How do I manage eating environmentally responsibly on an omnivore diet? I buy locally whenever possible and within my budget, especially dairy and eggs. We eat beef maybe once a week at most, however we do eat a lot of chicken. Additionally, I buy fish that is considered a “Best Choice” or “Good Alternative” from Seafood Watch.
Fortunately, we live in an area that has local dairy farms so buying local milk is easy and affordable. Cows no matter where they live produce methane gas, but I believe there is fewer emissions because the milk does not travel as far. Grass fed cows are also better for the environment. I used to be good about making my yogurt from the local milk. Making yogurt is something that Is easy to fit into your schedule, but yogurt from a half-gallon of milk should get eaten within the week.
We are by no means perfect and have behaviors that would receive a “needs improvement” score on our report card. My pet peeve are plastic shopping bags. We often forget to use our reusable ones. Reducing the number of plastic bags, we recycle and use, is one of my goals for the year.
Additionally, after reading the 10 worst foods for the environment, I realize we should eat more plant-based meals then we already do.
How to Begin
I recommend starting small and work your way into doing more each year. Years ago, the first act I did was not buy water bottles and sports drinks. That action saved me a lot of money and reduced the number of plastic bottles in my recycle bin. I bought water bottles to reuse and bought powdered sports drinks and made the beverage in reusable water bottles. Side bar – My sons were swimmers, and drinks like Gatorade were essential to replenish their electrolytes after a day’s practice. However, I do not recommend the daily consumption of energy drinks for children under the age of 12 and who do not participate in rigorous and daily sports activities. These types of beverages are full of refined sugar and salt, as is all flavored drinks. Studies show a direct relationship between obesity and the liquid form of sugar.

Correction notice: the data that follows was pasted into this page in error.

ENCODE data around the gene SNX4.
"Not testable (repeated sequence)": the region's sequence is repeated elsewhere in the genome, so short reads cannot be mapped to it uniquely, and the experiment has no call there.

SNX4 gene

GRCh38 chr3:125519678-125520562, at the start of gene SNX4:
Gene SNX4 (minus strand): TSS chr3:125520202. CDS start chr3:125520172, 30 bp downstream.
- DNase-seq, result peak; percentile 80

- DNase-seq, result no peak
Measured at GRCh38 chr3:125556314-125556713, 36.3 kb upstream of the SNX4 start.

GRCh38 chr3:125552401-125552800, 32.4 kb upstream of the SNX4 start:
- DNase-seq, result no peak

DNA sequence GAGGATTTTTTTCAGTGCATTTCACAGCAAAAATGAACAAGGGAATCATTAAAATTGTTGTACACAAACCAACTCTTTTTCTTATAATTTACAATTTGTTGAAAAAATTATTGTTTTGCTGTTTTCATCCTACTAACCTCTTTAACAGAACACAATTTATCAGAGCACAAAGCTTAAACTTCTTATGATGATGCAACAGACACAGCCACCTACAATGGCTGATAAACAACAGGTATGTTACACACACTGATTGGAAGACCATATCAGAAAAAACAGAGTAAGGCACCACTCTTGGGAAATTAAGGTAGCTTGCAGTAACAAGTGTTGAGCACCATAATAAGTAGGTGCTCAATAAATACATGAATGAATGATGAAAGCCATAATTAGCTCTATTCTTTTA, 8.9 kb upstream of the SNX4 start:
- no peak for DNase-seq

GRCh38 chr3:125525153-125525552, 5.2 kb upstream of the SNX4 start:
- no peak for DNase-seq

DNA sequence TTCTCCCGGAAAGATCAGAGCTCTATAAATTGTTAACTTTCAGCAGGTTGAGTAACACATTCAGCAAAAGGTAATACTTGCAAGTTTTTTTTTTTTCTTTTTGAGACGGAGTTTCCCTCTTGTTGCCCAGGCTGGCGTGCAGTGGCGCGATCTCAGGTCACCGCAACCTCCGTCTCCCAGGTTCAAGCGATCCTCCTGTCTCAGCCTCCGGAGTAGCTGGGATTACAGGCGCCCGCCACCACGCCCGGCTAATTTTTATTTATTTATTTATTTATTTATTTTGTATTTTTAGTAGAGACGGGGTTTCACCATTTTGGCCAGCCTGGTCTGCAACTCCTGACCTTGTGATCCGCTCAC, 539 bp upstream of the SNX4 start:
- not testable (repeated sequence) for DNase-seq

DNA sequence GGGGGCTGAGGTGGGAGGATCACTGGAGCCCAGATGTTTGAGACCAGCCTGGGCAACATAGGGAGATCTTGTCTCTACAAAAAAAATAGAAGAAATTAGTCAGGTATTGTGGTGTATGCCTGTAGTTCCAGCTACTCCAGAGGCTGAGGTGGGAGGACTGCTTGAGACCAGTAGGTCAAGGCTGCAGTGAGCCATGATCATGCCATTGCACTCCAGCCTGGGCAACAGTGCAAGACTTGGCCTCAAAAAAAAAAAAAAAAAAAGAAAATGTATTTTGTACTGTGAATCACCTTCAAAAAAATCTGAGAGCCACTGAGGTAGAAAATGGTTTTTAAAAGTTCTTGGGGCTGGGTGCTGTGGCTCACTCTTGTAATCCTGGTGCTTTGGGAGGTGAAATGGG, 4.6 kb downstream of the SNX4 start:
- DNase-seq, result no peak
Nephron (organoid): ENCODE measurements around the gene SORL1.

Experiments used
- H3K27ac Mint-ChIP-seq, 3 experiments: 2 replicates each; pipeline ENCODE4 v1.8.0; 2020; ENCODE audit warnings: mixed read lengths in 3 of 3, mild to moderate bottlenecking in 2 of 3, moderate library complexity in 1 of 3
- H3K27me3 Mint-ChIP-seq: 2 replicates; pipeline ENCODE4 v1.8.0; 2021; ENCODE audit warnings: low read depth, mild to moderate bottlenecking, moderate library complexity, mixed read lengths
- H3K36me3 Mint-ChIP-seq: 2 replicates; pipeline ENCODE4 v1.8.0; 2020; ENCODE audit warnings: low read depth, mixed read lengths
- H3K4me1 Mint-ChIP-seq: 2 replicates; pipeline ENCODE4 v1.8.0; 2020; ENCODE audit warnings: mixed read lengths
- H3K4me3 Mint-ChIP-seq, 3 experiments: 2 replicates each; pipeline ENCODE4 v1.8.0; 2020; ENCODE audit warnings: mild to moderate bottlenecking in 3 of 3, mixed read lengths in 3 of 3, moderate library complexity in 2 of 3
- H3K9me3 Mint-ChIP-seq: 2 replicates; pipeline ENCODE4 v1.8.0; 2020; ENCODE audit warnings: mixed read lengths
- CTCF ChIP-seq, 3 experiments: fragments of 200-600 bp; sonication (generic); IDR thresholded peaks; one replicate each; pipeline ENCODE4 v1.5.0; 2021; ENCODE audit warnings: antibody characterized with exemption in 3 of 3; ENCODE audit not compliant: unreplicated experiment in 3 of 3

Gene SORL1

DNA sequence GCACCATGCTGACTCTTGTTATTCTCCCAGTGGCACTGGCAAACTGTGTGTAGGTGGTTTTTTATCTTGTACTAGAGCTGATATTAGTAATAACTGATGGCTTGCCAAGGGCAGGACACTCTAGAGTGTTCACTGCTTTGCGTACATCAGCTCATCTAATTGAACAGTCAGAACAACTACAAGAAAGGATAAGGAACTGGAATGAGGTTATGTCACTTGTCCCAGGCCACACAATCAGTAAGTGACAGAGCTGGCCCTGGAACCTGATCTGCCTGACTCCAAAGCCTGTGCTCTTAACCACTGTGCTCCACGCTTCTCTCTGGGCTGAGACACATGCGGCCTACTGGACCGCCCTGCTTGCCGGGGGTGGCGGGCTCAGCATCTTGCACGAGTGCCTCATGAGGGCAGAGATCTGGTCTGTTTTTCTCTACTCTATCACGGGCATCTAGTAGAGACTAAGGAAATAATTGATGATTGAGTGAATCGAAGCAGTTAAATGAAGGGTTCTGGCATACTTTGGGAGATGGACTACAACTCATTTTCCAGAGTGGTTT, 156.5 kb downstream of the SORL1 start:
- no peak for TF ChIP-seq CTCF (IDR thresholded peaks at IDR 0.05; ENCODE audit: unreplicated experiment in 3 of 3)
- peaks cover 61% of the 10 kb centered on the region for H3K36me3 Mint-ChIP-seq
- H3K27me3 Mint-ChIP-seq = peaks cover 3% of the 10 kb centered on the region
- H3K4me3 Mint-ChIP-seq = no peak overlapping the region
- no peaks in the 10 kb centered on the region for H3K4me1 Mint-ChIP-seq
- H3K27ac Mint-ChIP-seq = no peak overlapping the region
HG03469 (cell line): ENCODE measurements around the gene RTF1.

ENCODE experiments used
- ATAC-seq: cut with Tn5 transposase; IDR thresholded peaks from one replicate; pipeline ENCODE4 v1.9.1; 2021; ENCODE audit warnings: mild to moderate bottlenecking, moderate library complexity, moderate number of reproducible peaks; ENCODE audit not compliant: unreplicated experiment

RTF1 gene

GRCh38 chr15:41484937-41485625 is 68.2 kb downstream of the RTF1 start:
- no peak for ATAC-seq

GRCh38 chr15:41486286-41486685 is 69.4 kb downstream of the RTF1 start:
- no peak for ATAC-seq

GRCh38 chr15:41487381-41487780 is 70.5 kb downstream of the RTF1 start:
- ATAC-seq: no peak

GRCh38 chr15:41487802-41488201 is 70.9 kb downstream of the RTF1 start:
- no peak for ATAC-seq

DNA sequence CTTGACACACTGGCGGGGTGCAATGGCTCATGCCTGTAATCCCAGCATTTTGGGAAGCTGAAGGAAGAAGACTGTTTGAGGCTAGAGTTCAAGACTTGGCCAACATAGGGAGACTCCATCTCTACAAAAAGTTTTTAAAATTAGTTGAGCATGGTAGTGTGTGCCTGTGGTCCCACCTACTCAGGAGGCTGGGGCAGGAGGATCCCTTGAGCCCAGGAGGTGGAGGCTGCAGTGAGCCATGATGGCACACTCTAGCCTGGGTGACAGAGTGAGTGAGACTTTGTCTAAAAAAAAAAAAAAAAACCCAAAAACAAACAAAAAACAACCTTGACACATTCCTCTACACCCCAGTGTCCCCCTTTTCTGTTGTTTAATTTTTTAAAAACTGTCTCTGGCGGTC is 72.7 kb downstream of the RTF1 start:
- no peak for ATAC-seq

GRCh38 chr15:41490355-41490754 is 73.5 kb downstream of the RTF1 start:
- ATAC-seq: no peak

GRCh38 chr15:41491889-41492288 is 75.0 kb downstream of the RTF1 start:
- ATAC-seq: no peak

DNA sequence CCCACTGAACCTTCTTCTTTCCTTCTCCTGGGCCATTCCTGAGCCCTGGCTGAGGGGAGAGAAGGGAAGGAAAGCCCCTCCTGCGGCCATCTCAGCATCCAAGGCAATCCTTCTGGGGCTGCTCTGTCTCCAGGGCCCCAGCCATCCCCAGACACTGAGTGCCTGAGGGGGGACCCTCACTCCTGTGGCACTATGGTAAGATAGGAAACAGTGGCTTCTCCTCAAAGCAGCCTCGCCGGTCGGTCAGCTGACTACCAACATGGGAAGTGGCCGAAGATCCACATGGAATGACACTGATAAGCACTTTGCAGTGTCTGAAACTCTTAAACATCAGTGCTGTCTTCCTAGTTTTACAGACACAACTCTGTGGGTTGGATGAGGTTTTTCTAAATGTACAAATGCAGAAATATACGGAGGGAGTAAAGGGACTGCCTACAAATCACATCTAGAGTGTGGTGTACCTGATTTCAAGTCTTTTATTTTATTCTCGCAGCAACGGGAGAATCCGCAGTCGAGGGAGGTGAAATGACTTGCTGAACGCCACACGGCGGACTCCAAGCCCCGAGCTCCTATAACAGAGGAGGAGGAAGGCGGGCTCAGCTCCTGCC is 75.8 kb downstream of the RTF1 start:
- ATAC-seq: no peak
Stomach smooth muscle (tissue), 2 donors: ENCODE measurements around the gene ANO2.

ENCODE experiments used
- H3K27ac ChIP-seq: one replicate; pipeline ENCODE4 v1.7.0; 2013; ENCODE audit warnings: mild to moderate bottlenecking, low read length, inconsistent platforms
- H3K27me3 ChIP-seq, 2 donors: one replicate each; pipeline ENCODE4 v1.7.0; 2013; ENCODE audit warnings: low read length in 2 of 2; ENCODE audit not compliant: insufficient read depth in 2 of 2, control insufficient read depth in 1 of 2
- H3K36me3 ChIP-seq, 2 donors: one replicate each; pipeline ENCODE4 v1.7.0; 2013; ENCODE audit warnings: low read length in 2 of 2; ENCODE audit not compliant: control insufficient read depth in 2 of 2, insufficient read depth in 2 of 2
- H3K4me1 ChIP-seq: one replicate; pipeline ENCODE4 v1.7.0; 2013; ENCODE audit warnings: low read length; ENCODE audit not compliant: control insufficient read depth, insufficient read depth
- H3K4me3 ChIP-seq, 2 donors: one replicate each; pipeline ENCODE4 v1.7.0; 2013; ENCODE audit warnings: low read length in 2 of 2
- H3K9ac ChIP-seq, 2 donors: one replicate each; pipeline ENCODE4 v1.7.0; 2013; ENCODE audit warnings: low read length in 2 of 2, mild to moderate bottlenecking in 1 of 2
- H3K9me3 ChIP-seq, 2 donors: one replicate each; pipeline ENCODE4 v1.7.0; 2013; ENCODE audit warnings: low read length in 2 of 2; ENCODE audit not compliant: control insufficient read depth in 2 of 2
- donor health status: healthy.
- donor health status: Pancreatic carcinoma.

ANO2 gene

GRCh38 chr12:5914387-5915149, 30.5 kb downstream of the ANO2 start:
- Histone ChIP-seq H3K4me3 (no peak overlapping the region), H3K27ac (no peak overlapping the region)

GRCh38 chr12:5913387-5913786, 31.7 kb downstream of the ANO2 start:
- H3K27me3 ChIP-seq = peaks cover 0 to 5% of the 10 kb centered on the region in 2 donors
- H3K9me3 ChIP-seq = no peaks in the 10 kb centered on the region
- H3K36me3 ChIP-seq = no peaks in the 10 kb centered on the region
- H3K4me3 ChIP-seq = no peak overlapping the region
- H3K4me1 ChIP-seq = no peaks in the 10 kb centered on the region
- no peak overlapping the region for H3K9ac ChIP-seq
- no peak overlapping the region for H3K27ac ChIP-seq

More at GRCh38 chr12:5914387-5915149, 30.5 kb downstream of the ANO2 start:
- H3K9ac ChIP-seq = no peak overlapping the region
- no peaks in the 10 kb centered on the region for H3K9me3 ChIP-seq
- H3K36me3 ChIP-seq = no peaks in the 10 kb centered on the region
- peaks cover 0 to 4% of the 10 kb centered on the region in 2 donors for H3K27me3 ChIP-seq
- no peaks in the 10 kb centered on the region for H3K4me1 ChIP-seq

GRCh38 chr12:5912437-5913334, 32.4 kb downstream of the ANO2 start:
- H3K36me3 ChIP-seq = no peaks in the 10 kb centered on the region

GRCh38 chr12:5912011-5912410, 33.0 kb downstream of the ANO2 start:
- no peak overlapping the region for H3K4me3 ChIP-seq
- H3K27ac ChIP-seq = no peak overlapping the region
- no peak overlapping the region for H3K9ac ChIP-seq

Buy local whenever possible. Visit your local farmer’s market and buy your produce there. Even if the farmers are not certified organic, they possibly are practicing organic.
Remember the recycle symbol means, Reduce, Reuse and Recycle. Reduce your waste cutting back on the amount of containers you buy. Reuse containers whenever possible. Recycle by either re-purposing or taking recyclable items to the recycling depot.
Earth Day Friendly Recipes
Pappardelle with Sherry Mushroom Sauce
South Indian Style Vegetable Curry
Toasted Farro with Mushrooms, add some chickpeas and swiss chard for a complete vegetarian meal
Quinoa Salad with Avocado and Dried Fruit
Fennel Chickpea Ratatouille serve with pasta or polenta
Baked Oatmeal, made with non-dairy milk
Aquafaba meringue add whipped coconut milk with berries for a vegan pavlova
Seafood recipes for those that need something more to eat besides plants
Buy fish that is sustainably farmed or harvested. Seafood Watch has reliable recommendations.
Cod Braised in Tomato Saffron Broth Buy Pacific Cod or from the Arctic on the east coast
Spanish Inspired Mussels, without the chorizo
This is just a sample of my plant-based and other environmentally friendly recipes on my blog. Most of my vegetable side dishes are plant-based or can easily be adapted by substituting olive oil for butter, non-dairy milk for cow’s milk, and eliminating the cheese in pesto.
Happy Earth Day everyone. Here is to a healthy life and a healthy planet.
© 2018, Ginger Smith- Lemon Thyme and Ginger. All rights reserved.